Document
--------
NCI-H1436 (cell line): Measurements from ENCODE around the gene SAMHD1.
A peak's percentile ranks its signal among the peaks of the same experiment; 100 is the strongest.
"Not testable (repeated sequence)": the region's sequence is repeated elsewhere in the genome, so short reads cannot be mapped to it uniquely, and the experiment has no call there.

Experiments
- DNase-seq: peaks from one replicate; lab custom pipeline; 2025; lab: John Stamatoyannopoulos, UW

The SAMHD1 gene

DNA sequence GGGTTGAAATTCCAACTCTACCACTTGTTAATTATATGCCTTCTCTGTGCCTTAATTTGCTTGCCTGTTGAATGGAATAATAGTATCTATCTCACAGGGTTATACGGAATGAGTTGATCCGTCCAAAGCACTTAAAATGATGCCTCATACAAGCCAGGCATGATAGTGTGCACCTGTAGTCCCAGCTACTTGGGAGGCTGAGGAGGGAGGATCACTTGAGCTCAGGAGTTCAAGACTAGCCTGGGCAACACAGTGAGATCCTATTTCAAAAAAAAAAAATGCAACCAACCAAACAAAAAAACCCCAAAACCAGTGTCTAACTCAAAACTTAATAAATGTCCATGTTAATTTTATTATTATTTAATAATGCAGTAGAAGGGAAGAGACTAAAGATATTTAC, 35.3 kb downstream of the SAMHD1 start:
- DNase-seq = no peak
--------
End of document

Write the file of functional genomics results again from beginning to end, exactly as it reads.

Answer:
NCI-H1436 (cell line): Measurements from ENCODE around the gene SAMHD1.
A peak's percentile ranks its signal among the peaks of the same experiment; 100 is the strongest.
"Not testable (repeated sequence)": the region's sequence is repeated elsewhere in the genome, so short reads cannot be mapped to it uniquely, and the experiment has no call there.

Experiments
- DNase-seq: peaks from one replicate; lab custom pipeline; 2025; lab: John Stamatoyannopoulos, UW

The SAMHD1 gene

DNA sequence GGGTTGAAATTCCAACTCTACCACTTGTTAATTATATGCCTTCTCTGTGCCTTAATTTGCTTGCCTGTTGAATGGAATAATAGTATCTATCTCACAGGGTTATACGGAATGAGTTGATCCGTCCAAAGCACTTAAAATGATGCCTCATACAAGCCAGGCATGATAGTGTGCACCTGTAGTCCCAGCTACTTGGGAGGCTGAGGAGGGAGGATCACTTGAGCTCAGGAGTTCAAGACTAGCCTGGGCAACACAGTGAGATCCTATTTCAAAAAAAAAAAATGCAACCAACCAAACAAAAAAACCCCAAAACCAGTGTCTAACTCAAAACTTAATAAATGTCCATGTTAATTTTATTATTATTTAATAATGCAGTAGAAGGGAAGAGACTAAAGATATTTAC, 35.3 kb downstream of the SAMHD1 start:
- DNase-seq = no peak